When you hear words and phrases like “no,” “I have to,” “that won’t work,” how do they make you feel? Do you find them bringing you down a bit, perhaps bringing up some negative feelings? Though that may not be the intention, often how we say things is just as important as what we’re saying. The above are examples of negative language, and it can instantly change the tone of a conversation from constructive to frustrating and disengaged. On the contrary, positive language communicates a story of enthusiasm and intent. When it comes to building your personal brand and your sphere of influence, positive language is crucial to your success.
Your personal brand matters for your influence and credibility, both personally and professionally, and the words you use have tremendous impact over how others perceive you. People tend to want to work with people they like, with likability heavily driving influence. We tend to avoid really negative people because they bring us down and make us feel bad, whereas positive people tend to lift us up and motivate us. This is especially crucial when working in a customer-facing role. You want customers to want to interact with you, and if you’re constantly speaking negatively, they’ll likely start avoiding doing business with you.
Negative language can reveal negative self beliefs and can even cause our subconscious to respond in a way that shapes our reality. For example, if you’re feeling overwhelmed and frustrated, negative language can make those feelings worse. By constantly saying things like “no” or “I can’t,” you’re shaping how you view the situation and the reality of it. Positive language, on the flip side, can change your perspective for the better. Try replacing some of your knee-jerk negative thoughts/words with their positive counterparts:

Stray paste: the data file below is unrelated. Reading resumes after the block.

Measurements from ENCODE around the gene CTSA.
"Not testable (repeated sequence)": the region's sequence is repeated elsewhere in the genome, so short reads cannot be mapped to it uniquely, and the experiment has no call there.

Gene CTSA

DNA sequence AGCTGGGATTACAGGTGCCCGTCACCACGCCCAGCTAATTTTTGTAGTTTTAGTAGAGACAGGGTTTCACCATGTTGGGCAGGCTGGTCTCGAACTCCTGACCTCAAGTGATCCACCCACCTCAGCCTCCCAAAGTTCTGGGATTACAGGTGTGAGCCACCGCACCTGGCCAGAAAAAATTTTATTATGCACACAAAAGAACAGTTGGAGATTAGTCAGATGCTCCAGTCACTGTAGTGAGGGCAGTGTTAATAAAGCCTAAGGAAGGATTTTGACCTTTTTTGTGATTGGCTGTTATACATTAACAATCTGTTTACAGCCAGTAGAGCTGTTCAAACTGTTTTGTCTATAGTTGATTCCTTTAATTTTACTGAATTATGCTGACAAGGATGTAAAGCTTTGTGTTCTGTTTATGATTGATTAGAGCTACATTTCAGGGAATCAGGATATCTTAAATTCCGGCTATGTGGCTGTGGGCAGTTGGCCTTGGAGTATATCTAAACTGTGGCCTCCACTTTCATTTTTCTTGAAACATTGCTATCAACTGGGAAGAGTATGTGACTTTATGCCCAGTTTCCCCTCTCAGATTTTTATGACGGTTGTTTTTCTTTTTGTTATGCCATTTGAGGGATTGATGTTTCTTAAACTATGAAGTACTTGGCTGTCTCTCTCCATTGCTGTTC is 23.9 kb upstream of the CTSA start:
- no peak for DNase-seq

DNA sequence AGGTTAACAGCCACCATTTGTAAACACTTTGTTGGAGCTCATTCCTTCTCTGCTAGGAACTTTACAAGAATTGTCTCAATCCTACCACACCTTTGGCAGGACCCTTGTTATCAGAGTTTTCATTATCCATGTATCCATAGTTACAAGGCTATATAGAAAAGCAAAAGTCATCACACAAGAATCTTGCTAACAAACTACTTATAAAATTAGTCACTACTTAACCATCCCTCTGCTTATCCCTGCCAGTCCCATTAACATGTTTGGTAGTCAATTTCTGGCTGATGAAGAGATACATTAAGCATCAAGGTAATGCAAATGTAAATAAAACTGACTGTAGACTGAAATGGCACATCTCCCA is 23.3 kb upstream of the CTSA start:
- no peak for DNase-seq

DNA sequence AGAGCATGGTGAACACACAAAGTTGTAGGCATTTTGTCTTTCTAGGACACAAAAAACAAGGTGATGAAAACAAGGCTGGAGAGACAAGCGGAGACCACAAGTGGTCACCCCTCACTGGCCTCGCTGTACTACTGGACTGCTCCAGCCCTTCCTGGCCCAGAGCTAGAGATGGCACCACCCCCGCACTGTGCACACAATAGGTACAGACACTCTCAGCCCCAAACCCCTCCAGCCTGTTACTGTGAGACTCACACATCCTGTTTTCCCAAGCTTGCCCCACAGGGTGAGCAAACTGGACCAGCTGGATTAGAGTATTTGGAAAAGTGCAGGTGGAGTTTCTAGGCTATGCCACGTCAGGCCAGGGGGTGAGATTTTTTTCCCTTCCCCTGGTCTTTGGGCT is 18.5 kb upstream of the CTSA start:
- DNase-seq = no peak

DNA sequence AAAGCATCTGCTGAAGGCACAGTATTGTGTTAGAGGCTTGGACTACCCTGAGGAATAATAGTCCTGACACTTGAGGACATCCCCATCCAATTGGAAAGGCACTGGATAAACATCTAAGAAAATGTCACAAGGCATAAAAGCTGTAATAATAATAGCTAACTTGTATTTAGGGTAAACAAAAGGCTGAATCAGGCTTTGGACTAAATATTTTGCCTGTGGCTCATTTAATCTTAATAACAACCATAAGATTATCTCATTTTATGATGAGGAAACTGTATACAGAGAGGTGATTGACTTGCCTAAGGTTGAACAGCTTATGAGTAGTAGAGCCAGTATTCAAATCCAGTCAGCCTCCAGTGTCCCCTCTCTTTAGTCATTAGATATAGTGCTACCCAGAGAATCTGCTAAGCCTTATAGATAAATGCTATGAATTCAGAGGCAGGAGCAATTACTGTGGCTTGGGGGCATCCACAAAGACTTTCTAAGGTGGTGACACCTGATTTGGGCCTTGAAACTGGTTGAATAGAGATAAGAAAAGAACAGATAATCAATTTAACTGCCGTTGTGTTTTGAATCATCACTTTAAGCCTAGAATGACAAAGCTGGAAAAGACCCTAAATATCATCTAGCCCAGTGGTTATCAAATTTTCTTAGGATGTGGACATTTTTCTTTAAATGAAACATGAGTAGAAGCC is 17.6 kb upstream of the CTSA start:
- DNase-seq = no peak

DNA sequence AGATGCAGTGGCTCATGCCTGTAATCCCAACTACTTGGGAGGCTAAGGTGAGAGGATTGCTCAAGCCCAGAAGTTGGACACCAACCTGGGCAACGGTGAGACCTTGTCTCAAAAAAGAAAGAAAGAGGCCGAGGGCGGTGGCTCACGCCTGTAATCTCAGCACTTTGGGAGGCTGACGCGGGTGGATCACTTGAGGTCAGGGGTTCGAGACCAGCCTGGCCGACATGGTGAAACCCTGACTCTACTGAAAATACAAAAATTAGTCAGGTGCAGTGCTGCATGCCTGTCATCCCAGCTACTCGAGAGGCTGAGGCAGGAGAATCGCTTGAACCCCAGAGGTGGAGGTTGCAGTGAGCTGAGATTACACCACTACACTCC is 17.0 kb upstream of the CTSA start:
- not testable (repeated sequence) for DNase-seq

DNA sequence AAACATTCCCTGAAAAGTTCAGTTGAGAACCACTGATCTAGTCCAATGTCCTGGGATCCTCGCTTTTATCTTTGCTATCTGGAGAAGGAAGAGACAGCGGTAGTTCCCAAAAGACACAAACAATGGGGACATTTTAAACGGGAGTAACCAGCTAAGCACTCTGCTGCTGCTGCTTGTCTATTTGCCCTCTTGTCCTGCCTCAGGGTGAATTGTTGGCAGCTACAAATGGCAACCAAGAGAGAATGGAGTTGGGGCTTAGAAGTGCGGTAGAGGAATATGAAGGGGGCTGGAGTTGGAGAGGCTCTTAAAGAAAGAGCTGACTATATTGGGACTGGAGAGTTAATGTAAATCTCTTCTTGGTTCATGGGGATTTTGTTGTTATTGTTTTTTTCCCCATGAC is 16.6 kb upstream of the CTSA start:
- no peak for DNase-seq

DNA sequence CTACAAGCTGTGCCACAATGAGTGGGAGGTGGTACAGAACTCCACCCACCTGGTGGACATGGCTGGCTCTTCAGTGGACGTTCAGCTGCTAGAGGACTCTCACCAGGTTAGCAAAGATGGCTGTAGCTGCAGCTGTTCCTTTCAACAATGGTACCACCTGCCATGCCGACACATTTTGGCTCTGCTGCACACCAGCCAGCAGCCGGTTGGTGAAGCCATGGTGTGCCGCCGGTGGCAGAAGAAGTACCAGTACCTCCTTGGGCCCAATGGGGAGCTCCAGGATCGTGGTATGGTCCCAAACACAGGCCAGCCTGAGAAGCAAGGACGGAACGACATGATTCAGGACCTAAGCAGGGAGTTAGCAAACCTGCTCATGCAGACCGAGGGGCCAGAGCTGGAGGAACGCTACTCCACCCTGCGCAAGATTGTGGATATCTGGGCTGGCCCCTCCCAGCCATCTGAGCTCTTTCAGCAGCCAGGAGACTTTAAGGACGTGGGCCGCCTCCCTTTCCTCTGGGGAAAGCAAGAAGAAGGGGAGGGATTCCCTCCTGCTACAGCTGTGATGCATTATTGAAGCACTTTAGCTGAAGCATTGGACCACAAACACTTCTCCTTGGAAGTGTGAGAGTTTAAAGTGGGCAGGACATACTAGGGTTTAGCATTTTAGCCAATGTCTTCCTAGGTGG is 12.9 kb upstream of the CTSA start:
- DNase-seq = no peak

Instead of “sure,” try “absolutely!”
Instead of “I cant,” try “I will.”
Instead of “I have to,” try “I choose to.”
Instead of “Yes, but…” try “Yes, and…”
Instead of “I must,” try “I want.”
Ultimately, using positive language over negative language requires some discipline. Below are four steps that you can take every day to consciously use more positive language:
- Monitor your self talk. We’re constantly talking to ourselves, and your external dialogue begins with your inner one. Make sure that your internal dialogue is positive.
- Create some psychological space. When something happens to us out of the blue, it’s easy to have a knee-jerk negative reaction. Pause, take some deep breaths, count to 6, ask some questions — whatever you need to do to create space between the event and your reaction to it before you allow yourself respond to it.
- Choose the positive response. Make a decision in the moment that looks through the situation in a positive (or at least neutral) frame. Instead of placing blame on others, take ownership for improving things. Consciously strive to communicate optimism and confidence.
- Become a positive contagion. We tend to mirror those who we spend the most time with, so make sure that when people are mirroring you, they’re displaying your positive, healthy behaviors. Your attitude and energy affects others, so strive to lift others up rather than bring them down.
These above four ideas will help you improve your productivity and increase your sphere of influence.